A common definition for “Archimedean solid” goes like this: Archimedean solids (1) are convex polyhedra, (2) include only faces which are regular, convex, non-intersecting polygons, (3) have more than one type of regular polygon used as faces, and (4) have the same set of polygons meeting at each vertex, in the same pattern. Archimedes himself enumerated the thirteen Archimedean solids, noted that two of them have mirror-images, and it has been proven that no more exist . . . provided the definition above is tweaked, just a little. Why isn’t this definition adequate? Here’s why.

By the definition given above, both of these polyhedra qualify as Archimedean solids . . . but only the top one is included in the official set of thirteen. It’s called the rhombcuboctahedron (or the rhombicuboctahedron). Both polyhedra shown have eighteen square faces, and eight triangular faces, all regular. In each one, also, the face-pattern around each vertex is square/square/square/triangle. However, the bottom figure, despite this, is *not* considered an Archimedean solid. Its existence is the reason — the* only* reason, to my knowledge — that the definition given above for the Archimedean solids is inadequate.

When I first encountered these two polyhedra side-by-side, I was reading Peter Cromwell’s excellent book, *Polyhedra*, and it showed them as simple black-and-white wire-frame images. It took an embarrassing amount of time for me to spot the difference between them, so please don’t feel bad if you also are having trouble seeing it. To spot the difference, if you haven’t already, watch the triangles. In the top image, which is a true Archimedean solid, the four triangles at the top of the polyhedron stay right above the corresponding four triangles at the bottom of the same polyhedron. In the second image, however, this is not the case, due to a 45° rotation of the bottom “cap” of the polyhedron shown.

To fix this problem, and exclude the second figure, an extra requirement has been added to the list that defines the Archimedean solids: not only must each vertex be locally identical, but there must also be a global isometry shared by all vertices. In lay terms, that means that you can look at any vertex you choose, and see the same pattern for the other vertices, their orientation relative to each other, and the orientation of the faces surrounding them, as well. The first polyhedron shown here passes this test, but the second does not.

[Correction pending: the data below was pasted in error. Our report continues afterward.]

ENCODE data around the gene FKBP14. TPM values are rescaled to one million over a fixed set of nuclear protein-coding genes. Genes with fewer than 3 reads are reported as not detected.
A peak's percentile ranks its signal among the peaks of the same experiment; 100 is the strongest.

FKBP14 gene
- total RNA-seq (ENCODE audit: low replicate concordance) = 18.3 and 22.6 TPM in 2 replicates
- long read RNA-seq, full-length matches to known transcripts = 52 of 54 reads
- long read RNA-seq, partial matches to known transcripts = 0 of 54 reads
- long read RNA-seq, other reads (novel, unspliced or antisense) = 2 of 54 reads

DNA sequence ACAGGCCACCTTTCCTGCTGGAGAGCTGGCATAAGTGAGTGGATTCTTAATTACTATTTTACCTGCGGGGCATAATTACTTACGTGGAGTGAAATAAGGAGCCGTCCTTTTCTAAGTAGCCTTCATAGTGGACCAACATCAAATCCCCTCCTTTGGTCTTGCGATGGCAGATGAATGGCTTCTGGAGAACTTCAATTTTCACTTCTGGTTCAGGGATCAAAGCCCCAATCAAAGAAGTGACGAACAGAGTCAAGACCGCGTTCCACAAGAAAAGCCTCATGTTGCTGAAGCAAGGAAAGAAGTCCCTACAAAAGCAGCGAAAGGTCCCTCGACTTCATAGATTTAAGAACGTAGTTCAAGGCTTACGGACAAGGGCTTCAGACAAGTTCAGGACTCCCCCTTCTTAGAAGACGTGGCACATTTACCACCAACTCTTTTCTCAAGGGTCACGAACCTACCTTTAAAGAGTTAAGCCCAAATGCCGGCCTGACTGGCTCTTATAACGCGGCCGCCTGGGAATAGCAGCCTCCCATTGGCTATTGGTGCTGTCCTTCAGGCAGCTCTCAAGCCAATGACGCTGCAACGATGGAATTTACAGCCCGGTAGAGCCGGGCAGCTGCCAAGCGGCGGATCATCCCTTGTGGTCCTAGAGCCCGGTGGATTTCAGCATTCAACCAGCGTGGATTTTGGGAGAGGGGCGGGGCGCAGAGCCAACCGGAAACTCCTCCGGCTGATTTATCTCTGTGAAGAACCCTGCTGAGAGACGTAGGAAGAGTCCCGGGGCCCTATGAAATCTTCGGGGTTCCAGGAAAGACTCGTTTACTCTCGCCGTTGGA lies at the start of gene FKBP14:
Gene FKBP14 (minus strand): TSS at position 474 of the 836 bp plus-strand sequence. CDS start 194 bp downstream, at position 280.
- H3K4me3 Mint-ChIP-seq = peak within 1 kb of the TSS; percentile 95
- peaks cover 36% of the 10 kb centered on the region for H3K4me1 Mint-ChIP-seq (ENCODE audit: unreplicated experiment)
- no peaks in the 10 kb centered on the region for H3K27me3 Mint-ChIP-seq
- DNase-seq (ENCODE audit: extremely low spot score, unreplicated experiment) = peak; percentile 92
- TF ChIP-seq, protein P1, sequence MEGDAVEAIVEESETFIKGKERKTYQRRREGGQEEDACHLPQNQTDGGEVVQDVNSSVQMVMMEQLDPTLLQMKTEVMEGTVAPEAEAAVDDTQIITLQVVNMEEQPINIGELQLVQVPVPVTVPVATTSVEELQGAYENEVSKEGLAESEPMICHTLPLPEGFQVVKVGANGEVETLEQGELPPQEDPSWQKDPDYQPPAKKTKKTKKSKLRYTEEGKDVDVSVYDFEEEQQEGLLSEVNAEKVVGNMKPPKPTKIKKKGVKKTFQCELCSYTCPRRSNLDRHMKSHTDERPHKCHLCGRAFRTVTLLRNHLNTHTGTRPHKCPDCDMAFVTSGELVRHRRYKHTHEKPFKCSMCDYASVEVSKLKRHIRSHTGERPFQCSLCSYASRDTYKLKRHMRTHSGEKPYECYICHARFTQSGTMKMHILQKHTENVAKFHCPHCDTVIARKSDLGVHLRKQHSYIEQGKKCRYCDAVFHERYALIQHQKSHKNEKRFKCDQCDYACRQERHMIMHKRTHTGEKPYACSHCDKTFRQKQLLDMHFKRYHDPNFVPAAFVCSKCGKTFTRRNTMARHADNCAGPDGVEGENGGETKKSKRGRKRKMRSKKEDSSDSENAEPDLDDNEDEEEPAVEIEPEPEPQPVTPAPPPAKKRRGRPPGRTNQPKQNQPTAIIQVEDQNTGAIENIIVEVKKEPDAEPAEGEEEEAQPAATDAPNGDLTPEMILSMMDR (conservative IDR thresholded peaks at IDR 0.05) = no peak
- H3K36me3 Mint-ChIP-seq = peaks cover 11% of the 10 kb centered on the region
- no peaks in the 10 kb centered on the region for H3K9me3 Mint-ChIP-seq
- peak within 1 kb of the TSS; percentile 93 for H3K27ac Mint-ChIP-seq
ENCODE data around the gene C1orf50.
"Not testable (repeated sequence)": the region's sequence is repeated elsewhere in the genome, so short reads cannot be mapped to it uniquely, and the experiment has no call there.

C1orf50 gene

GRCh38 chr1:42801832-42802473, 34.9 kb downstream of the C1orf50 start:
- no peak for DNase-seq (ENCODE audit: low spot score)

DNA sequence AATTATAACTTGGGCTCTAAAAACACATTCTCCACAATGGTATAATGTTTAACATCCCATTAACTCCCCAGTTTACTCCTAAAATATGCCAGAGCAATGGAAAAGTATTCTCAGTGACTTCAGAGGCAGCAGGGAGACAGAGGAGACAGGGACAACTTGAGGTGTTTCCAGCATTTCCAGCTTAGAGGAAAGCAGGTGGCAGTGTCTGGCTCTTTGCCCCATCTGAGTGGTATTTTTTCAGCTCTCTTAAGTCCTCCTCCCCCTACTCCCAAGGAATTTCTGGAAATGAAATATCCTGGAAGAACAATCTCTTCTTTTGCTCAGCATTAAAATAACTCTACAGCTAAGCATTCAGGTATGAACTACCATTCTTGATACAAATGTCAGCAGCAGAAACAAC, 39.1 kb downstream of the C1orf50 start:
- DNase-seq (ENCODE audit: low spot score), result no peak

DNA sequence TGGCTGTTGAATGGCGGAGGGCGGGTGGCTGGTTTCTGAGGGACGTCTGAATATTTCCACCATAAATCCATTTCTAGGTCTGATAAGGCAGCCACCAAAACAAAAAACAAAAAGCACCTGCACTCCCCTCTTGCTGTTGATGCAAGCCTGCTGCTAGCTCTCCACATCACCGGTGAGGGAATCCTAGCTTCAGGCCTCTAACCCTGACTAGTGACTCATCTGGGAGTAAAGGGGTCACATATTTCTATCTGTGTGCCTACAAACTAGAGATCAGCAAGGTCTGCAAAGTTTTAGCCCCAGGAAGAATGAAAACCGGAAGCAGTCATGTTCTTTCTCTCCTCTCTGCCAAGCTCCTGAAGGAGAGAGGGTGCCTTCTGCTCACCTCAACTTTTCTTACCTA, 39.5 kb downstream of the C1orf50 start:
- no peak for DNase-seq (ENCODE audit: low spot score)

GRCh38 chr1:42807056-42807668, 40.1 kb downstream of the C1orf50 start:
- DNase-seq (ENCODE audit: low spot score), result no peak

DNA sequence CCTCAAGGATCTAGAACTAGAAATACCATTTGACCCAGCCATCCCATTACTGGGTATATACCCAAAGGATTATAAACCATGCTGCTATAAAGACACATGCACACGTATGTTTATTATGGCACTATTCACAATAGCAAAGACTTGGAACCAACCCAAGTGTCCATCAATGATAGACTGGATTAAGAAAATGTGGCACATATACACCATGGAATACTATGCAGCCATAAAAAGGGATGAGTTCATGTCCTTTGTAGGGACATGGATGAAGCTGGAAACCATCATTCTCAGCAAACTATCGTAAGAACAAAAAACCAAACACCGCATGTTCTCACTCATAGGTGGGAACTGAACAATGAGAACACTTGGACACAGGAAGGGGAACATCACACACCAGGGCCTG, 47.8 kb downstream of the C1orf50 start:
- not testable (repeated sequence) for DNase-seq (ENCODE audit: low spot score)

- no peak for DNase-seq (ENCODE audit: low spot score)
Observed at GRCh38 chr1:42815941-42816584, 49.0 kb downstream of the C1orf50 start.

This troublesome-but-interesting second polyhedron has several names. I usually call it the pseudorhombcuboctahedron. Other names include the pseudorhombicuboctahedron (note the extra “i”), and Miller’s solid (based on the work of J.C.P. Miller, as described in Cromwell’s book). As #37 in Norman Johnson’s set of 92 Johnson solids, of which it is unambiguously a member, it is called the elongated square gyrobicupola. Finally, there are people who disagree with what I have written above . . . and they often refer to the bottom polyhedron shown as, simply, “the fourteenth Archimedean solid.”

Image credit: both pictures above were generated using *Stella 4d*, software you can buy, or try for free, at www.software3d.com/Stella.php.

The ancient Greeks performed geometric constructions with only a simple compass and straightedge. See how to construct an inscribed regular octagon & decagon in a circle using a compass and straightedge and how these polygons can be used to form Archemedean Solids: http://www.glennwestmore.com.au/the-archimedean-solids/

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Thank you for this article! I was going mad trying to figure out the difference and why the elongated square gyrobicupola was not considered Archimedean.

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